Worn away by the bustle of cities, eroded by rain or painted over by real estate developers, graffiti has evolved into art—making some famous such as the elusive English street artist, Banksy. However, the internet has brought the once maligned art form to a higher level of recognition and respect by preserving it. Google Street Art Project does just that.
What some call vandalism, others call street art. Where some see criminals, others see outlaw poets, heroes of free speech taking their work directly to the people, bypassing galleries and auction houses, and democratizing the relationship between art and the public. That outlaw freedom jumped time and space last week when the Google Street Art Project announced it was doubling its worldwide database by adding 5000 new images.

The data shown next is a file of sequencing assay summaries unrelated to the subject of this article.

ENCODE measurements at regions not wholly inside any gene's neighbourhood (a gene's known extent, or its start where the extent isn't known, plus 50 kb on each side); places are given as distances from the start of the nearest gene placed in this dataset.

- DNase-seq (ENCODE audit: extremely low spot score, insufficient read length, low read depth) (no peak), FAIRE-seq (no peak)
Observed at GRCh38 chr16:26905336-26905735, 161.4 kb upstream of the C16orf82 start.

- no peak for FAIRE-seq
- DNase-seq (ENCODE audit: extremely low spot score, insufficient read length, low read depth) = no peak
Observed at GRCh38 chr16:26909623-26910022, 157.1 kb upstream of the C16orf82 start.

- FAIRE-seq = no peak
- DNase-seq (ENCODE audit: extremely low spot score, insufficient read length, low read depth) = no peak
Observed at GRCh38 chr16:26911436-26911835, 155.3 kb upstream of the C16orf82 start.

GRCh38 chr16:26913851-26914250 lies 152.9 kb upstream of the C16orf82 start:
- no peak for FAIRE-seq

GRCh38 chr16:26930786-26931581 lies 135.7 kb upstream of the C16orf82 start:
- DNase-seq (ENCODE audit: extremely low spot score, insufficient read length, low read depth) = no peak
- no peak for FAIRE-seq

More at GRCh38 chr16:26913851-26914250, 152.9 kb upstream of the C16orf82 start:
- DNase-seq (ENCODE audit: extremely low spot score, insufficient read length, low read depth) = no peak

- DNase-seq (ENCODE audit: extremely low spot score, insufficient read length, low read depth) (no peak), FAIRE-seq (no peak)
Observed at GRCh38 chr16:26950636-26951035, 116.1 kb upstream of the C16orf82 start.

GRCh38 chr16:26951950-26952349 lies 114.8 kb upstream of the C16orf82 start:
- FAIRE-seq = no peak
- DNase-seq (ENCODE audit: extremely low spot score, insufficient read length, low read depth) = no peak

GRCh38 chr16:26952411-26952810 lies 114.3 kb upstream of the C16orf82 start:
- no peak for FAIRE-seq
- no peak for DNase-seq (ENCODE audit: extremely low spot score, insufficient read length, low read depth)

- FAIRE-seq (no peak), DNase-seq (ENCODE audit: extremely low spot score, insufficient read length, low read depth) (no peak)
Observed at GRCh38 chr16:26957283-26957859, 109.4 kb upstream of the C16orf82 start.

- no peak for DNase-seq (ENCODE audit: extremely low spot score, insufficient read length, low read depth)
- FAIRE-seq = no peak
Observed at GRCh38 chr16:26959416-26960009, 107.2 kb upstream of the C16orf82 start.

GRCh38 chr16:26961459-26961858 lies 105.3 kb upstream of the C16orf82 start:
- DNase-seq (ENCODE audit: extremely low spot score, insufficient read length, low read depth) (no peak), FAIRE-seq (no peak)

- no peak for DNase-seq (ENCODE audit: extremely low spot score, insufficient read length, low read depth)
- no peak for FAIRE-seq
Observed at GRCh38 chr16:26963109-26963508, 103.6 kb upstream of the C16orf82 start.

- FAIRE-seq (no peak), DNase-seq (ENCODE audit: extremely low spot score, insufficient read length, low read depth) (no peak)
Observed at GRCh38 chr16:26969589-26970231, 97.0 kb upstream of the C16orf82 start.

Launched in June 2014, the street art database features roughly 260 virtual exhibits from 34 countries where you can browse art or hear guided tours. More than 50 organizations partnered on the project, southern California contributors being Wende Museum in Culver City, Pasadena Museum of California Art and the Mural Conservancy of Los Angeles.